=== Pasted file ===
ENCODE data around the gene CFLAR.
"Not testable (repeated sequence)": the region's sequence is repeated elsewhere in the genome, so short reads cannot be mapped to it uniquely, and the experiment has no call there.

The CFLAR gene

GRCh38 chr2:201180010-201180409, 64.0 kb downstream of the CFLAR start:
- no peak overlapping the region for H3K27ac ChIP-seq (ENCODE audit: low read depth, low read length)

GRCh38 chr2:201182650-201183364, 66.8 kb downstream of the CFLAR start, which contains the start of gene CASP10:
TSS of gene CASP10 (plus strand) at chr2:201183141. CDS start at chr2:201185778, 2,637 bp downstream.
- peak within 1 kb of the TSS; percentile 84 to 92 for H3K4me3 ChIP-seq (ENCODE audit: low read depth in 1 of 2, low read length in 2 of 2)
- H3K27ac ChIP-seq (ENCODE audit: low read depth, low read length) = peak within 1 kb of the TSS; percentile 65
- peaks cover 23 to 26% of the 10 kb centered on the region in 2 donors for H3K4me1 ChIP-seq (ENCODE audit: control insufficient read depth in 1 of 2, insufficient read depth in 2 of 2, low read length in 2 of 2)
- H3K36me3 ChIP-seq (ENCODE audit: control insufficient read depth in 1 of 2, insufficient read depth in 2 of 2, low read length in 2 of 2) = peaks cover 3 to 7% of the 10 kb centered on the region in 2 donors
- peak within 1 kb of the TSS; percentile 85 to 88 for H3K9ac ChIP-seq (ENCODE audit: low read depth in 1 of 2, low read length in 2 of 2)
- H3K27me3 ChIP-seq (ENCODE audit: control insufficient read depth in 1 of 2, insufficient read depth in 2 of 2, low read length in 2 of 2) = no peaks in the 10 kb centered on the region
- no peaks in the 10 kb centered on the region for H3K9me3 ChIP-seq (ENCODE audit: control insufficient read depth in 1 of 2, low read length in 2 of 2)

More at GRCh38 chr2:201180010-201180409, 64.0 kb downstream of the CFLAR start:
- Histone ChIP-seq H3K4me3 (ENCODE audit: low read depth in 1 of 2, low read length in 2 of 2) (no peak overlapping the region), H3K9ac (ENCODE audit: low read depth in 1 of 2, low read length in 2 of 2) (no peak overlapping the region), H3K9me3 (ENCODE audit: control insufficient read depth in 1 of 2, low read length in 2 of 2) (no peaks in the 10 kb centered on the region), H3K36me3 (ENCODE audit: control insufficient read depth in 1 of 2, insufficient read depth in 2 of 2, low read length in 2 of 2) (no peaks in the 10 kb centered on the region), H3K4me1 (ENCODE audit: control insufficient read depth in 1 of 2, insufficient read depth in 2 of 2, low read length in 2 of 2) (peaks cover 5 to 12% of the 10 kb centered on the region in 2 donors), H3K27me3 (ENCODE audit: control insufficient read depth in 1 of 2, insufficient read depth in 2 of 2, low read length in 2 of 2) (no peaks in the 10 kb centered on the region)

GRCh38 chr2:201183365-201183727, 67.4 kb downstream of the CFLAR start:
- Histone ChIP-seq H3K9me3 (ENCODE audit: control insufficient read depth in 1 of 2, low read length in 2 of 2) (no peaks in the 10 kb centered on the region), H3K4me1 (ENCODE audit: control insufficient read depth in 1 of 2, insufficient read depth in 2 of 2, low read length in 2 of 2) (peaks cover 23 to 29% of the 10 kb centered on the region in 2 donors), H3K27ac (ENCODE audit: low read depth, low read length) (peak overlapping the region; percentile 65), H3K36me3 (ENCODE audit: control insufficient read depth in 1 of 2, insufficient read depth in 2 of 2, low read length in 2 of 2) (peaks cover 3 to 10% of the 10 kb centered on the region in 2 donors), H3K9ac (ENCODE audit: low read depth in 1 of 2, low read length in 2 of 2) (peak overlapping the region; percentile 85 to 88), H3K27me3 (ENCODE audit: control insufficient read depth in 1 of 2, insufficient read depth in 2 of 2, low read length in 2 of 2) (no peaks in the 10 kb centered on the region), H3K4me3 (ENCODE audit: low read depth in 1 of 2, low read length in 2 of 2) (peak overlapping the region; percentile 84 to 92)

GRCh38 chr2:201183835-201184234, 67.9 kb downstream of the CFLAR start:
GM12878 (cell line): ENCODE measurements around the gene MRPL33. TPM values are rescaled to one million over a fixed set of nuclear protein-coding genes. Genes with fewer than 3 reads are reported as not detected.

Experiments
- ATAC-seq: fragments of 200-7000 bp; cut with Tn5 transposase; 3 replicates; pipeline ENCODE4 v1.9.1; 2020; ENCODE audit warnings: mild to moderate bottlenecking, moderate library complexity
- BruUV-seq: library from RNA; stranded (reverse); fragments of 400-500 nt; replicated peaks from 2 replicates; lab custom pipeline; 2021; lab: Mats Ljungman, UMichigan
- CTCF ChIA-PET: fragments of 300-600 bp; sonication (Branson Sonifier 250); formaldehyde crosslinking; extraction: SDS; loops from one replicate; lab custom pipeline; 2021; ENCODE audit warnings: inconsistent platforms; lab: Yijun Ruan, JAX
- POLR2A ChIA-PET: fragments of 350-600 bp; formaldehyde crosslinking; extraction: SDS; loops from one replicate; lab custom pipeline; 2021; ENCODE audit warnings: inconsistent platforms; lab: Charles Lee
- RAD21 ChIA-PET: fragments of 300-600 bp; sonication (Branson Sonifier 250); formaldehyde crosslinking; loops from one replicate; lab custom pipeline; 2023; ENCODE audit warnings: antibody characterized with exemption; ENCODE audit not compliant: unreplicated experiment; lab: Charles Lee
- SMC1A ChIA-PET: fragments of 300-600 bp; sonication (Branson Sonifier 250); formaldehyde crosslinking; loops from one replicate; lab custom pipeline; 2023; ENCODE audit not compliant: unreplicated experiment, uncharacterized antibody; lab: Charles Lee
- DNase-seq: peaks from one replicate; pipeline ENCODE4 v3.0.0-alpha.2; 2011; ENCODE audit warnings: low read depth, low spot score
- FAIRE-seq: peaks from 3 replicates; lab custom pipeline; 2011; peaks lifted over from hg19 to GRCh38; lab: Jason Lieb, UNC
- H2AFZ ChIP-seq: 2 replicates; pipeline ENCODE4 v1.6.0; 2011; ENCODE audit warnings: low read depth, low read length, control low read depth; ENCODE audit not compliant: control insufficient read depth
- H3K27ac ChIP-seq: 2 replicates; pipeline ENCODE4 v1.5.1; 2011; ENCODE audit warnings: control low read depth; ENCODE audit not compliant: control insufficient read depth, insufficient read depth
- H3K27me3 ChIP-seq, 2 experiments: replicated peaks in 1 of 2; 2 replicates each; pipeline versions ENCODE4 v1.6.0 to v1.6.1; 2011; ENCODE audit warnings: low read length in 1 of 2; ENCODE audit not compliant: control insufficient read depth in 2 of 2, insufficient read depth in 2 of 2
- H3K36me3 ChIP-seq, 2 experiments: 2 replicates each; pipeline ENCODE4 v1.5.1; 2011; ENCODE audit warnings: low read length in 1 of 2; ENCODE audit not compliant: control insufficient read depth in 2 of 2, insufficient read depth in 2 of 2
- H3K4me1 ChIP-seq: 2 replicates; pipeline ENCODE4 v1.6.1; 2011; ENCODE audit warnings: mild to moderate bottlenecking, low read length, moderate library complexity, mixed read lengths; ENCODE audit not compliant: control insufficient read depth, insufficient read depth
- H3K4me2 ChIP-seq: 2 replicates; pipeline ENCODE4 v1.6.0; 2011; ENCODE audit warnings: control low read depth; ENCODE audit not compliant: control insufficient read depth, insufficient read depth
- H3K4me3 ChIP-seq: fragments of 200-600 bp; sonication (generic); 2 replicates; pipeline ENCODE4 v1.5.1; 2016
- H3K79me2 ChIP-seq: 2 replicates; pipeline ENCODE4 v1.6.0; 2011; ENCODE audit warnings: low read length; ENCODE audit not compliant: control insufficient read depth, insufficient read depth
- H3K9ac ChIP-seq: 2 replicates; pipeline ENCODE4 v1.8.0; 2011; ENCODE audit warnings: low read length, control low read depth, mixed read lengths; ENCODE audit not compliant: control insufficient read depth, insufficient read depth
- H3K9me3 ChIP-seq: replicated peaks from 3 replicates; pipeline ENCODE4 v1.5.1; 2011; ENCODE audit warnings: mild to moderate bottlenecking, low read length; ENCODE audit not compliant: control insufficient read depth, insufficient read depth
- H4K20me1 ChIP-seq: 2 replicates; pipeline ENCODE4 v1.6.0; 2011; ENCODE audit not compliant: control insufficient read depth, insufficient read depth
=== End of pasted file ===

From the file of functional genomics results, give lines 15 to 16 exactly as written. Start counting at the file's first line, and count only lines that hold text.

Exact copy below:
More at GRCh38 chr2:201180010-201180409, 64.0 kb downstream of the CFLAR start:
- Histone ChIP-seq H3K4me3 (ENCODE audit: low read depth in 1 of 2, low read length in 2 of 2) (no peak overlapping the region), H3K9ac (ENCODE audit: low read depth in 1 of 2, low read length in 2 of 2) (no peak overlapping the region), H3K9me3 (ENCODE audit: control insufficient read depth in 1 of 2, low read length in 2 of 2) (no peaks in the 10 kb centered on the region), H3K36me3 (ENCODE audit: control insufficient read depth in 1 of 2, insufficient read depth in 2 of 2, low read length in 2 of 2) (no peaks in the 10 kb centered on the region), H3K4me1 (ENCODE audit: control insufficient read depth in 1 of 2, insufficient read depth in 2 of 2, low read length in 2 of 2) (peaks cover 5 to 12% of the 10 kb centered on the region in 2 donors), H3K27me3 (ENCODE audit: control insufficient read depth in 1 of 2, insufficient read depth in 2 of 2, low read length in 2 of 2) (no peaks in the 10 kb centered on the region)